Handspun Alpaca Neck Warmer
For a more detailed article on carding fiber with a drum carder, please see this post which has a lot more pictures and explanation of the process.
I made three passes through the drum carder. Above you can see the difference between the first pass (on left) and second pass (on right). With each pass, the fibers become more aligned and homogenous; although carded fibers will not be as aligned as fibers prepped by combing.
Little nests of fiber waiting in the basket for their time on the spinning wheel. But . . . . .
. . . . Oh no! The yarn I spun was definitely over twisted!! And this photo is after soaking and allowing it to dry. It felt harsh and lacked luster, not at all what I wanted.
So . . . . what's a girl to do? I ran it back through my wheel in the opposite direction.
Technical Alert: I originally plied with 4 treadles on 10.5:1 ratio (S) then when I returned it to the wheel I treadled 2 times on 7.5:1 ratio (Z).
That worked! Much better!! I like!!!
The other two colors were undyed, a light taupe (which was also used as the base for the madder dyed) and a natural black. As with the madder dyed yarn, these both were drum carded and spun worsted. However, this time, when plying, I went with a larger ratio whorl and slower treadling to spin a lighter and lower twist yarn than my original over-twisted madder dyed yarn.
Here's a little show and tell about some fiber terminology:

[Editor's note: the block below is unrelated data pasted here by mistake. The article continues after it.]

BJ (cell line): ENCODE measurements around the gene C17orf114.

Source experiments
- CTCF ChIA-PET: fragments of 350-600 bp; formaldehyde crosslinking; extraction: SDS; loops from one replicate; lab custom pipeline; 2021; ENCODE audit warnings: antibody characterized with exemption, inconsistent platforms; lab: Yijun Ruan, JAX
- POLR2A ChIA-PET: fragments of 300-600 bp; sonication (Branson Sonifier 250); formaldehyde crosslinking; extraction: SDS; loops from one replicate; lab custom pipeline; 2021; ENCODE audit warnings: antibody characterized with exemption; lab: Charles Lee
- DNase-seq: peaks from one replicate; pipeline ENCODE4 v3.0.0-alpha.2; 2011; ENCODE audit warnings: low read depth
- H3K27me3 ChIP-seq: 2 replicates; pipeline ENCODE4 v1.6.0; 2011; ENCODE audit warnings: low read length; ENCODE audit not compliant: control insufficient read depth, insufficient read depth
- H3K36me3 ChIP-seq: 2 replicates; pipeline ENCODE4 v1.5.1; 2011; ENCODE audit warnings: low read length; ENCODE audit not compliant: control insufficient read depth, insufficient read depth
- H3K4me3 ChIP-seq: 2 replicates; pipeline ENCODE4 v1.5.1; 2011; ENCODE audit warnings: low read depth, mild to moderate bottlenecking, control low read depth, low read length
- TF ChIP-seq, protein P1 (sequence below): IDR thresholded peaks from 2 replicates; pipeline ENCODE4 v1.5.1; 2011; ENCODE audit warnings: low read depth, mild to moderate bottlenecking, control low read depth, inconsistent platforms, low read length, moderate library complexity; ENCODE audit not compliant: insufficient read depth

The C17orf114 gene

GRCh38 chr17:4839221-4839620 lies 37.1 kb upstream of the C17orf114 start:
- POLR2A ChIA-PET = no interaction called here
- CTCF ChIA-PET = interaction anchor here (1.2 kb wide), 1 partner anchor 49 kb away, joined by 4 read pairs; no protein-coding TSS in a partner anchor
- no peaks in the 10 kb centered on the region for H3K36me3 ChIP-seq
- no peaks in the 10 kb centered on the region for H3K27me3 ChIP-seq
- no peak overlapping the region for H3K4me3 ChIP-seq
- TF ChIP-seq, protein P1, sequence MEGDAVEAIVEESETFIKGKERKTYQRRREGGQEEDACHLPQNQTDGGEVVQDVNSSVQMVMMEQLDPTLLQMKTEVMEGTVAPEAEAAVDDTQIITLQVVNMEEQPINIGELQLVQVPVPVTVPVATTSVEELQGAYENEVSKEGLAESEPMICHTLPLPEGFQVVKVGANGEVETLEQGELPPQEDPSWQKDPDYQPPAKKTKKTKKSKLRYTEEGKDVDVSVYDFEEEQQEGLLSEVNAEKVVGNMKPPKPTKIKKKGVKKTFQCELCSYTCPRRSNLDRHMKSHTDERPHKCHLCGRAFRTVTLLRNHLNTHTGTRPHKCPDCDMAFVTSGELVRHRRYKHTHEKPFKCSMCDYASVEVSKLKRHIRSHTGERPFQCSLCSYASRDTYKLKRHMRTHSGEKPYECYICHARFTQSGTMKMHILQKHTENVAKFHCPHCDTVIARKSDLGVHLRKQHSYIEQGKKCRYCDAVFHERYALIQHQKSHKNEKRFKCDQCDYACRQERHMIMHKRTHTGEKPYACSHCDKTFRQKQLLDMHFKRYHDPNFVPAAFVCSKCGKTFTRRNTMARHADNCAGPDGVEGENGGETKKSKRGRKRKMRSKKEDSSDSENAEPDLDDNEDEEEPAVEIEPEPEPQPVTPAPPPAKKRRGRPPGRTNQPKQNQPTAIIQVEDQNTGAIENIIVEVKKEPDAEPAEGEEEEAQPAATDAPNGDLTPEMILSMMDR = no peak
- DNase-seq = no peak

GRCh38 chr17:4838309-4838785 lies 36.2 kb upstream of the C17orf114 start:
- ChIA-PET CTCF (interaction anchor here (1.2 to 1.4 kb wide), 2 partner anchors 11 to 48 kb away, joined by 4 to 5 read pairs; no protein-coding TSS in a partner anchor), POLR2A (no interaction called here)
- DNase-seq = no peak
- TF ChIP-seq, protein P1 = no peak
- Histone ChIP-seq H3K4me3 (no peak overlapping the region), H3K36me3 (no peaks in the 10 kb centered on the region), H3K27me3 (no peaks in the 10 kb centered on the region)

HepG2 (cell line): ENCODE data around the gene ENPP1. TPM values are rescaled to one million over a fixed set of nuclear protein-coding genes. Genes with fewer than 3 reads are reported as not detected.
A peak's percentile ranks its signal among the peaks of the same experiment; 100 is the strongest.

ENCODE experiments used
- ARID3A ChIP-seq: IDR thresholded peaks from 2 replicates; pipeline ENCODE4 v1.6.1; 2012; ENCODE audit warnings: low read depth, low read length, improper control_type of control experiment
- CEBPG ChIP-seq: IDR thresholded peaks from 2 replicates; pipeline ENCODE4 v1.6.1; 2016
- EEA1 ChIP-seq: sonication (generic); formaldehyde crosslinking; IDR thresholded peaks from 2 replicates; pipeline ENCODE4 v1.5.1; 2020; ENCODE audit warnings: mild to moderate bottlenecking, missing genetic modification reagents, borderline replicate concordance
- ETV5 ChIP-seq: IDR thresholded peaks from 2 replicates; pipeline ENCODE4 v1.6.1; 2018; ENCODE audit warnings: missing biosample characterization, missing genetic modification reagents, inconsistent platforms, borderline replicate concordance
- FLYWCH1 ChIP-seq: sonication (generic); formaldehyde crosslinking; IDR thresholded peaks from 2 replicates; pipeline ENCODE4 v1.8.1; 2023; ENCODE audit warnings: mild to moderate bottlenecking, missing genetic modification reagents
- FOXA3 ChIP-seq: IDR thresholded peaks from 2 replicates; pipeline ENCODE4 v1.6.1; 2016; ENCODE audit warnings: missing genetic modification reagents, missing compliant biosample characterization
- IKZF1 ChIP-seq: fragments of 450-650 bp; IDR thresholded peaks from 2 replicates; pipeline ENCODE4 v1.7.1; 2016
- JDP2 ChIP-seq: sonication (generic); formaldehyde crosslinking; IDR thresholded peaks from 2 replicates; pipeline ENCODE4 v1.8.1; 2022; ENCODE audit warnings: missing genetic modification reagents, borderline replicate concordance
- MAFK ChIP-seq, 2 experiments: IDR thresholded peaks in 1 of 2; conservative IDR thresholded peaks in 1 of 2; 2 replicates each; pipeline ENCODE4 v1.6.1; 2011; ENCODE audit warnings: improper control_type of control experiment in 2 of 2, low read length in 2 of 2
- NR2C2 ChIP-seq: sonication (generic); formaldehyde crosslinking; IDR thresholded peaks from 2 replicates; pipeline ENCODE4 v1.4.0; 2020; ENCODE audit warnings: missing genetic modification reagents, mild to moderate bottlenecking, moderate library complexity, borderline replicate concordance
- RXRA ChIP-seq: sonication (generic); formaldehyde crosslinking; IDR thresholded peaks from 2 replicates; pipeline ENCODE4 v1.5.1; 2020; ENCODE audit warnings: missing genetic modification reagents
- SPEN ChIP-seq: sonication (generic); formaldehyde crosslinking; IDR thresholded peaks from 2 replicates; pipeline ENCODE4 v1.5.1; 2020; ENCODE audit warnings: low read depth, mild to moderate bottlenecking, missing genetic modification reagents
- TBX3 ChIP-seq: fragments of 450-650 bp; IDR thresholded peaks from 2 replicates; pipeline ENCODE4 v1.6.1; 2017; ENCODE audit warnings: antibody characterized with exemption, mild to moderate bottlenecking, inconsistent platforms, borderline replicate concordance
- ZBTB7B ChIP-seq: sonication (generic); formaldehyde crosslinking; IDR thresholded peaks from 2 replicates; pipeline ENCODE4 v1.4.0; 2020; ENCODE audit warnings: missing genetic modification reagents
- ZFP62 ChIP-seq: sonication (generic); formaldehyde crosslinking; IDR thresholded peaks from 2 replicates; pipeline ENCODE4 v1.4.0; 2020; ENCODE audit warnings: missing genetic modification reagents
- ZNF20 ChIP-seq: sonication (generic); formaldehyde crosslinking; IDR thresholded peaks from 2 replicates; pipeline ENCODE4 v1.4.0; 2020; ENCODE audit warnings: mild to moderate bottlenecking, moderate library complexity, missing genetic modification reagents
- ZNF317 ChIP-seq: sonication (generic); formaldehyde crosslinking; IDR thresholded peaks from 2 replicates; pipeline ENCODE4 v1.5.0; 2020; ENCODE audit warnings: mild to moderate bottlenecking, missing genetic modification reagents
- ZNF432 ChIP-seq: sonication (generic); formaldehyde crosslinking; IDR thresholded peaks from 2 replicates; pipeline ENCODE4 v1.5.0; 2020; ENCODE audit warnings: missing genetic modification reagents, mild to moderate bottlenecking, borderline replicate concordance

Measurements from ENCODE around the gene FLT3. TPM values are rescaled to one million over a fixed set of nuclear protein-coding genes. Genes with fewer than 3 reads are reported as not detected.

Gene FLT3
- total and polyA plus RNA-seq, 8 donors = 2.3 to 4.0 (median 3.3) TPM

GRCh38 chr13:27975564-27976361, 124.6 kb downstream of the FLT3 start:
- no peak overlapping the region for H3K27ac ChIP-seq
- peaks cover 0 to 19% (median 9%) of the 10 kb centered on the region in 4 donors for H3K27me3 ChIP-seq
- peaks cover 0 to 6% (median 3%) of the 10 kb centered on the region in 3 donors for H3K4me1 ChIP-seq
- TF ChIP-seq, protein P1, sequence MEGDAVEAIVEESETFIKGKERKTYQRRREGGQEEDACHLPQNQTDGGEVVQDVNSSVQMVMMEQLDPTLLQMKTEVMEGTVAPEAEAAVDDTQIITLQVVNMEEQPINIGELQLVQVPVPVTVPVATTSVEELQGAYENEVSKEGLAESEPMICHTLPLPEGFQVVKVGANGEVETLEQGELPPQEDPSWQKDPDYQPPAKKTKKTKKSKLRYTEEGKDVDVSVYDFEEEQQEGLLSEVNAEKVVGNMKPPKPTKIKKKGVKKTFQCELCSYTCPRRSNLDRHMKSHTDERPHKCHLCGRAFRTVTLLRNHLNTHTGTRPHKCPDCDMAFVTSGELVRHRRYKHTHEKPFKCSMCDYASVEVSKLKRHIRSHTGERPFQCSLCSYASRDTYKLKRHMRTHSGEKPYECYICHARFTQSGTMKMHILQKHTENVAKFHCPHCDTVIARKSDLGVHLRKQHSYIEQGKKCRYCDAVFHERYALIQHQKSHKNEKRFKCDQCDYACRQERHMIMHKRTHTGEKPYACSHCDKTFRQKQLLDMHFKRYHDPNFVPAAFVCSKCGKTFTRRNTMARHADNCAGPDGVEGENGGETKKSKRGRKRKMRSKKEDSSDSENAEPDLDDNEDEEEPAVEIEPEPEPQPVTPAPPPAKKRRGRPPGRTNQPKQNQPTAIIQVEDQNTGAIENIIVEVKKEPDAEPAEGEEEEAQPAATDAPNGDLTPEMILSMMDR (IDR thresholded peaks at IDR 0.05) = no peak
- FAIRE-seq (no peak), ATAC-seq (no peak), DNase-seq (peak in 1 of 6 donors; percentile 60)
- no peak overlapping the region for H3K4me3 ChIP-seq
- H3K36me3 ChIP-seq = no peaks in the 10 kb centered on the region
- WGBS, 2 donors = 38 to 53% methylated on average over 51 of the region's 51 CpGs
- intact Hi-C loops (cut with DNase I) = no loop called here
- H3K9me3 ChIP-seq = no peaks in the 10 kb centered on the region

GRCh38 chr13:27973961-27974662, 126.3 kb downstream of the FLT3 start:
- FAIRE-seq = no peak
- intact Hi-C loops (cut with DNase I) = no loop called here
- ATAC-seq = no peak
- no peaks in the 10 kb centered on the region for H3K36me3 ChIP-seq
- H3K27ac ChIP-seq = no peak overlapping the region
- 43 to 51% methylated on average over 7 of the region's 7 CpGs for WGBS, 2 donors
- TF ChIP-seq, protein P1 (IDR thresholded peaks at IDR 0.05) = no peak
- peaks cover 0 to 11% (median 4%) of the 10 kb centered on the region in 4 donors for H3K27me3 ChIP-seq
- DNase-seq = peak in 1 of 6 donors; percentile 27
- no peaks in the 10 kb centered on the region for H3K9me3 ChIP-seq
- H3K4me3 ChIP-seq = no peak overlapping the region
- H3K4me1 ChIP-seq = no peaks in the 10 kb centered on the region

Picture One shows 1) second cut (top arrow) - a very short piece of fleece that occurs when the shearer makes a second pass to trim off any little bits that were missed* and 2) guard hair (bottom arrow) - some fiber animals have multiple coats that contain not only desirable soft fibers, but also stiffer, prickly hairs which should be removed. [these remind me of those grey hairs that suddenly appear out of no where right in the middle of my eyebrow]
* I talked a little about second cuts in the post on Alpaca Shearing.
Picture Two shows a nep - a small knot of tangled fibers Just like second cuts and guard hairs, ideally these should be removed.
Picture Three - this one I don't know how to explain. When I spin black fleeces, my spinning fingers always are black. I guess it could be just dirt, but the fleeces are always washed and prepped the same way and I don't get black fingers with other undyed alpaca colors????
The project I chose for this handspun yarn is the Button-Up Neck Warmer by Mavis Adam, specifically the variation adapted by Unni Heineking for handspun alpaca yarn. This was originally published in the Spring 2009 issue of Spin-Off magazine. The project notes called for 6 ounces of alpaca yarn, 2 ounces of each color. I ended up pretty close to that target and still had remaining yarn to spare. Madder, 2.15 ounces/93.3 yards [actually used 48 yards]. Black, 2.65 ounces/115 yards [actually used 85 yards]. Taupe, 1.95 ounces/103 yards [actually used 40 yards]. Each of the finished 2-ply yarns averaged 17 wraps/inch.
Using a US size 4 needle, the knitted neck warmer produced a dense fabric and displays a slip-stitch harlequin pattern.
A single crochet row finishes the edges.
The buttons are crocheted and stuffed with additional yarn.
The finished neck warmer is 5 1/2 inches by 24 inches and will be perfectly cozy when the weather turns cool.
As you have probably noticed, I have not posted much weaving lately. But that does not mean my looms are sitting vacant and lonely in the corner. They are busy producing sample projects for my book 'Krokbragd-How to Design & Weave'. Here's a sneak peek at one of the projects in progress!